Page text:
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Banjoman

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There’s an old saying ‘beware the man with one gun, he probably knows how to use it’. This thread is not intended to be a percussion vs flintlock, smooth bore vs rifle or any kind of this vs that discussion.

I am wondering if anyone mainly shoots just one muzzleloader or one type of muzzleloader and what it is. I’ve been thinking about settling on just one muzzleloader or one type in order to get more proficient with it.

What say ye?

Thanks!
 
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There’s an old saying ‘beware the man with one gun, he probably knows how to use it’. This thread is not intended to be a percussion vs flintlock, smooth bore vs rifle or any kind of this vs that discussion.

I am wondering if anyone mainly shoots just one muzzleloader or one type of muzzleloader and what it is. I’ve been thinking about settling on just one muzzleloader or one type in order to get more proficient with it.

What say ye?

Thanks!
Cool idea! Go with what ye likes! Best of luck and enjoy!
 

Notchy Bob

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There’s an old saying ‘beware the man with one gun, he probably knows how to use it’. This thread is not intended to be a percussion vs flintlock, smooth bore vs rifle or any kind of this vs that discussion.

I am wondering if anyone mainly shoots just one muzzleloader or one type of muzzleloader and what it is. I’ve been thinking about settling on just one muzzleloader or one type in order to get more proficient with it.

What say ye?

Thanks!
Now, this is an interesting question. I'm with the crowd who have and shoot multiple muzzleloaders. Maybe I can blame my lousy shooting on that...

Anyway, just for fun and the sake of discussion, if I were limited to one muzzleloader, I think I would go with a flintlock. The lock itself is more complicated than percussion, but the basic system is very simple. And you don't have to worry about percussion cap shortages.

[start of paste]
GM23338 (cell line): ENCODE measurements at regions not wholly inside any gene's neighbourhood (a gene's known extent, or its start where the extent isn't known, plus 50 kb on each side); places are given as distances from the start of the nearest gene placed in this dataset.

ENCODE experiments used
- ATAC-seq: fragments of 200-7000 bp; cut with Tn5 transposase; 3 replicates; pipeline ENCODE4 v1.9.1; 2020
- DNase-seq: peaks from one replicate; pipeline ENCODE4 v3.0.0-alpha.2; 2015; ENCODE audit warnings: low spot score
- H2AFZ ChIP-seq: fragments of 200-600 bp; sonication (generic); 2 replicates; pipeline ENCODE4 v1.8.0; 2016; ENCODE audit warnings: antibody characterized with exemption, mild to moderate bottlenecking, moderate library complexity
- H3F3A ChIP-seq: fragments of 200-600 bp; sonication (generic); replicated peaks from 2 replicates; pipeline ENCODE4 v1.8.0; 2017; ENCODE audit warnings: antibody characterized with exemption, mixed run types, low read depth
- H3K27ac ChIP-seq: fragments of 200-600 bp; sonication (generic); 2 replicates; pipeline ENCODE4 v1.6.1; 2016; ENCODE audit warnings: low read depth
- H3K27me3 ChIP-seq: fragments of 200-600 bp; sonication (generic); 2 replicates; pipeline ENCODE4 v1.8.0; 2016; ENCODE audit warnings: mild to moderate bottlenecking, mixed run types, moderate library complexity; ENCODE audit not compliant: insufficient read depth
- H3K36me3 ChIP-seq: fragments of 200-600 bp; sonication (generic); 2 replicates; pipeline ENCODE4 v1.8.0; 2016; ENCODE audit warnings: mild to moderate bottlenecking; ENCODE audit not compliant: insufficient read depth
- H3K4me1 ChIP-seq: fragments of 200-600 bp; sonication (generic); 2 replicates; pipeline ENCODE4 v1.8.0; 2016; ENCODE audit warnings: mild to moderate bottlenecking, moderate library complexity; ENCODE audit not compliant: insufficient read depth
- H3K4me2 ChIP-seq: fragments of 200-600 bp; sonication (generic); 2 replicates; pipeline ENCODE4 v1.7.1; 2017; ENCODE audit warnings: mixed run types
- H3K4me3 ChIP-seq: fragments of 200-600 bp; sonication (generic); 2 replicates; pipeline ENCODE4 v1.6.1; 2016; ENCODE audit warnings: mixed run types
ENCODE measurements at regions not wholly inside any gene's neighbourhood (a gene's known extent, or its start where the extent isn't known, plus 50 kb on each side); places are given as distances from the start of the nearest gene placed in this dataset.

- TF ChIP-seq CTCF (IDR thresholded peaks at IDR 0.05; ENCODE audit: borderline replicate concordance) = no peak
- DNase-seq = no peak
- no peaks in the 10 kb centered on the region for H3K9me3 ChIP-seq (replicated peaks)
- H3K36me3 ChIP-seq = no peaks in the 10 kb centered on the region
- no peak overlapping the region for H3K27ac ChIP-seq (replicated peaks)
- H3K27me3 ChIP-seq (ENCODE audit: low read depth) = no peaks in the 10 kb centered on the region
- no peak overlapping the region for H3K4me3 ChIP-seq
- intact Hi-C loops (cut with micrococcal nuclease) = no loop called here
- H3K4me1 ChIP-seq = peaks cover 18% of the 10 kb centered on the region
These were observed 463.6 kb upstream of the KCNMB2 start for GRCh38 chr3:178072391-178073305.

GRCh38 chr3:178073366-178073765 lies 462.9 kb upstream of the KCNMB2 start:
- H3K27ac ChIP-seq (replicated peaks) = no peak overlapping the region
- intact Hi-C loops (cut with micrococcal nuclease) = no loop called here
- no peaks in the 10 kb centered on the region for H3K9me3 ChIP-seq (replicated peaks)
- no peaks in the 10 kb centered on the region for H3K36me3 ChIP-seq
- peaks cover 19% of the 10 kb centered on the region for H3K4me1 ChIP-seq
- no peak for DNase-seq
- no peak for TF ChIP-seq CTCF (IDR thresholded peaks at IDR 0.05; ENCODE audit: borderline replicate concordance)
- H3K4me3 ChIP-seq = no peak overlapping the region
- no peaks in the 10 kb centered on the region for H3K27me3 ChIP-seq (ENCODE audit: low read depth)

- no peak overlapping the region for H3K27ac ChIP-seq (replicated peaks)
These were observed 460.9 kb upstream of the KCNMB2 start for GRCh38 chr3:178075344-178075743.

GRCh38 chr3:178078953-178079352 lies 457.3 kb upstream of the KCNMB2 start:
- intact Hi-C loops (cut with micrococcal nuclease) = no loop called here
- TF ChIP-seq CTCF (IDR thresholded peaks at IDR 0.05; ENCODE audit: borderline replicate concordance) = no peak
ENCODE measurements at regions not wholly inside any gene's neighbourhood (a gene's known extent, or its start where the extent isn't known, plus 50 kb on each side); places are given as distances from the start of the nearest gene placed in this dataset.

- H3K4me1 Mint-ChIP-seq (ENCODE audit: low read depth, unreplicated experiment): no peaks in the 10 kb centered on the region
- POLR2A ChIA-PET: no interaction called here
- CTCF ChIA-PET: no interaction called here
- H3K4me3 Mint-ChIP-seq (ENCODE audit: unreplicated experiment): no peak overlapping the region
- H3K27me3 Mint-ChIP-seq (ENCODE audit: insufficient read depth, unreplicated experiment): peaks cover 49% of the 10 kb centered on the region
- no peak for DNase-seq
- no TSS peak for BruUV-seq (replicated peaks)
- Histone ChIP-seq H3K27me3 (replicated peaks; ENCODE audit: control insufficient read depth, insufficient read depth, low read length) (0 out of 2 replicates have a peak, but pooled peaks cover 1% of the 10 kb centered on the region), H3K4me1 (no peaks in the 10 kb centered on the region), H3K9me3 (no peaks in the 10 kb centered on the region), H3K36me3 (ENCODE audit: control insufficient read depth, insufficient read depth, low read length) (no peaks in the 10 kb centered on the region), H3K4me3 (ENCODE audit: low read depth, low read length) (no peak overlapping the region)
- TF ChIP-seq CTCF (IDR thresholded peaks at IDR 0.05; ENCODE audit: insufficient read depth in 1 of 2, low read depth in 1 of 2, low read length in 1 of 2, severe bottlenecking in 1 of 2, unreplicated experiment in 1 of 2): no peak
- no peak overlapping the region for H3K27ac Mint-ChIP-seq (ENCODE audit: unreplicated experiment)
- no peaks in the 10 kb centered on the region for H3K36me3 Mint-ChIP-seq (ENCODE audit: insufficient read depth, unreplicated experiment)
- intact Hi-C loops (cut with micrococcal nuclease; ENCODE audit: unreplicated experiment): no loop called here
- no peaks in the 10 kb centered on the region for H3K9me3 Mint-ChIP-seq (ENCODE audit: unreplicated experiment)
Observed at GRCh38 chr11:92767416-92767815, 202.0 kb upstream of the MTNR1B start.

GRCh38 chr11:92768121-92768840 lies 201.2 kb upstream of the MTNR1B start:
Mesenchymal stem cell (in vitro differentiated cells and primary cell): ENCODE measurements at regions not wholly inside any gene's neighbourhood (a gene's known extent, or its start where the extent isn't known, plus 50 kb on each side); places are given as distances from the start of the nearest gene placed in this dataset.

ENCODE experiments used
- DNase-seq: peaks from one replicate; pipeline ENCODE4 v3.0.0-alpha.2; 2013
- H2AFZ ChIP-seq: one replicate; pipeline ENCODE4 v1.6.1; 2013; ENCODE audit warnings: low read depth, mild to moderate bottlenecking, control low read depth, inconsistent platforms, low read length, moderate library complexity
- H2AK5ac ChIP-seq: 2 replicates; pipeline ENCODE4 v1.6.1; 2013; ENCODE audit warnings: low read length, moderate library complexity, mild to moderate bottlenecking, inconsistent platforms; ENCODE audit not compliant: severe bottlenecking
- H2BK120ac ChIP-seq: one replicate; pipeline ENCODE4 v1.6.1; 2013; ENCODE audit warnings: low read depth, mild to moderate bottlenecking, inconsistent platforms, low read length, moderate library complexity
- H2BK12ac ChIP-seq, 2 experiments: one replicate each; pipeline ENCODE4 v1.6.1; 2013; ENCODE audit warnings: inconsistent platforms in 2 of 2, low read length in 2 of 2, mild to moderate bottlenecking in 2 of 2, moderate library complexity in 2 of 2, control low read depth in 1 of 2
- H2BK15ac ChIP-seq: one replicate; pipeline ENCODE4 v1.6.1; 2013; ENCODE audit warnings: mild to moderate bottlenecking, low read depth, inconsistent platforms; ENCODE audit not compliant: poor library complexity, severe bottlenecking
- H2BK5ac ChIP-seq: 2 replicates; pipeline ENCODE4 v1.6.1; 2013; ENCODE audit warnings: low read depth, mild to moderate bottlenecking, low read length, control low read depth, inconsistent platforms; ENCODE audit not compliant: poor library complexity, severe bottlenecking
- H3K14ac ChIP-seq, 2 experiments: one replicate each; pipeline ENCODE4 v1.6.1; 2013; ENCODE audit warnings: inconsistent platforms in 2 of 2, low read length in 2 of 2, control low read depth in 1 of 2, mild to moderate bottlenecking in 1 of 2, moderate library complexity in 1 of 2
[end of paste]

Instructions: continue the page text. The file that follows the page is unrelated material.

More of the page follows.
I would go with a 39"-40" barrel in a weight I could handle. I would pick a rifle over a smoothbore, and a fullstock. Just my preference. Probably a bore size in the .45-.50 caliber range. I think my hunting days are pretty much behind me, but a ball that size should be adequate for anything I would be likely to shoot if I should go after game again, while still yielding plenty of shots from a pound of lead. Also, pre-cast or swaged balls are available in a variety of diameters within that size range. Lots of shots from a pound of powder, too.

I would prefer a rifle with nice lines and wood, but no added ornamentation. I'm partial to plain, functional kit.

In the spirit of @Banjoman 's original post, I'm not trying to convince anybody to do it my way. These are just some thoughts offered for what they are worth.

Best regards,

Notchy Bob
 
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There’s an old saying ‘beware the man with one gun, he probably knows how to use it’. This thread is not intended to be a percussion vs flintlock, smooth bore vs rifle or any kind of this vs that discussion.

I am wondering if anyone mainly shoots just one muzzleloader or one type of muzzleloader and what it is. I’ve been thinking about settling on just one muzzleloader or one type in order to get more proficient with it.

What say ye?

Thanks!
GASP! only one? just the thought makes me start to shake!
my go to is a .45 smr i just built. flintlock of course.
 
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There’s an old saying ‘beware the man with one gun, he probably knows how to use it’. This thread is not intended to be a percussion vs flintlock, smooth bore vs rifle or any kind of this vs that discussion.